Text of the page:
Osteoporosis and the Orthopaedic Surgeon: How to Prevent and Treat

John D. Kaufman, MD

Disclosures

Medscape Orthopaedics & Sports Medicine eJourn. 2001;5(2) 

In This Article

Treatment of Osteoporosis

Michael McClung, MD, discussed new information on bisphosphonates. Currently, bisphosphonates are the only pharmacologic agents shown to reduce both spine and nonspine fractures.

The concept of once-weekly dosing with bisphosphonates was examined in several different presentations and poster exhibits. Dr. Henry Bone, from the Michigan Bone and Mineral Clinic, and Dr. Rene Rizzoli, of the University Hospital Cantonal in Geneva, Switzerland, reported on data which showed that a 70-mg tablet of alendronate taken once a week increased bone mineral density after 1 year in the hip and spine similar to increases in bone density resulting from taking a dose of 10 mg daily.[9] Because alendronate is highly specific for bone and remains present on the bone surface for long periods of time, the once-weekly dosing schedule provides the same continuous suppression of bone resorption seen with the once-a-day regimen. An FDA application is currently pending for a once-weekly 70-mg Fosamax tablet.

Dr. McClung also presented data from a risedronate study on a group of patients younger than 80 years old who had at least one clinical risk factor for hip fracture and a femoral neck T-score below -3.0. Risedronate significantly reduced hip fracture risk in this study group by 39% and reduced hip fracture risk by 58% if a prevalent vertebral fracture existed.[10]

Both Drs. McClung and Lindsey discussed the role of combination therapy in osteoporosis, reporting that the combination of alendronate and HRT has an additive effect that produces greater increases in bone density than those associated with either agent alone.[11] Dr. McClung cautioned, however, that no fracture data are currently available on combination therapy and therefore it should not be used routinely. He recommended adding a bisphosphonate to the regimen of only a select group of women taking HRT. Good candidates to receive combination therapy include women who (1) are on HRT with high indices of bone remodeling; (2) lose bone density on HRT, in whom secondary causes of osteoporosis have been ruled out; (3) are on HRT and who have had an osteoporotic fracture; and (4) are receiving high-dose glucocorticoid therapy.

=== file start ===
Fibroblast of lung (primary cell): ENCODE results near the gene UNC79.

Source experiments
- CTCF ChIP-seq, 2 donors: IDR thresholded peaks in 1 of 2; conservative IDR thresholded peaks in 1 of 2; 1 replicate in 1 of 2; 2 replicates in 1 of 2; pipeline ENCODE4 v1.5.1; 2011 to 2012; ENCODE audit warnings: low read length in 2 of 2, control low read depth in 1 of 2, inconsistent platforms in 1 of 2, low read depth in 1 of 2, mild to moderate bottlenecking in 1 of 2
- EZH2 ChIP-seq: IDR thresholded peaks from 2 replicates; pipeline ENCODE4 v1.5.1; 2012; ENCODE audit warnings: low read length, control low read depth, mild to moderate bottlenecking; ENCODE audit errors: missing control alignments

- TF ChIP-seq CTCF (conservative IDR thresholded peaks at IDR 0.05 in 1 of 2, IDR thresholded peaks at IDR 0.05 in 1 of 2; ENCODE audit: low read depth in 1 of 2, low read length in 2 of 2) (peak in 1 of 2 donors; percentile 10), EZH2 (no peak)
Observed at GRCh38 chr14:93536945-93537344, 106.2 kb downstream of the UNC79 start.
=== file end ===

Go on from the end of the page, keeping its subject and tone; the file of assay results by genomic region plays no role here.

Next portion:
Dr. McClung concluded that bisphosphonates should be the treatment of choice in patients with established osteoporosis because there is such a large amount of data documenting reduction of both spine and nonspine fractures.[11,12]

Felicia Cosman, MD, discussed the use of anabolic agents in osteoporosis. Currently, the pharmacologic agents approved by the FDA to treat osteoporosis all work by suppressing osteoclast activity and by primarily reducing the resorptive phase of the bone-remodeling cycle. Various agents that increase bone formation have been examined or are currently undergoing clinical trials.

For example, fluoride has been shown to increase bone density. However, there are no data demonstrating that fluoride reduces fracture incidence. Parathyroid hormone (PTH), however, is a more promising agent. Continuous administration of PTH produces a catabolic effect, but intermittent administration is anabolic. It can produce an increase in bone density and a decrease in vertebral fractures through increasing osteoblast activity, recruitment, and lifespan. Dr. Cosman presented data showing an additive effect of HRT with PTH and of alendronate with PTH that resulted in very large increases in bone density.[13] Clinical trials to study this agent are currently underway.

Joseph Lane, MD, presented data on a specific surgical treatment for vertebral compression fractures, known as kyphoplasty. This involves placing a catheter with a balloon into a compressed vertebral body, slowly expanding the balloon to reduce the fracture, and then injecting methylmethacrylate cement into the void created by the balloon.

Lane reported on the first 311 patients, with an average age of 70, treated with this technique at the Hospital for Special Surgery in New York. Diagnoses included primary osteoporosis (69%), secondary osteoporosis (21%), multiple myeloma (5%), and other conditions (6%). All patients had failed conservative medical management. Vertebral fractures ranging from levels of T5 to L5 were treated.[14]

There was a 1% complication rate and the average procedure time was 45-60 minutes. Lane reported outcomes of 96% good-to-excellent pain relief usually within the first 24 hours after the procedure. There was 1 incomplete spinal cord injury, 1 epidural bleed with a full recovery, and 1 case of transient acute respiratory distress syndrome. There were no reports of infections, pulmonary emboli, or myocardial diseases. He concluded that kyphoplasty offers a mechanism to provide relief from pain and deformity while awaiting later benefits of medical intervention.

Dr. K. Hindso and colleagues, from the Department of Orthopaedics, University of Copenhagen, Denmark, discussed another treatment modality. The researchers gave hip protector pads to 303 elderly orthopaedic patients admitted with primary hip fractures. The patients were instructed to wear the hip pads after discharge; 244 patients served as controls and did not use the pads. Patients were followed for 1-1.5 years. Of the patients offered hip protectors, 65% accepted and wore them. Patients who used the protectors everyday on a regular basis had no new hip fractures. The annual rate of second hip fractures in the control group was 4.6% (P = .03). They concluded that regular use of hip protectors significantly protected against second hip fractures among hip fracture patients.[15]

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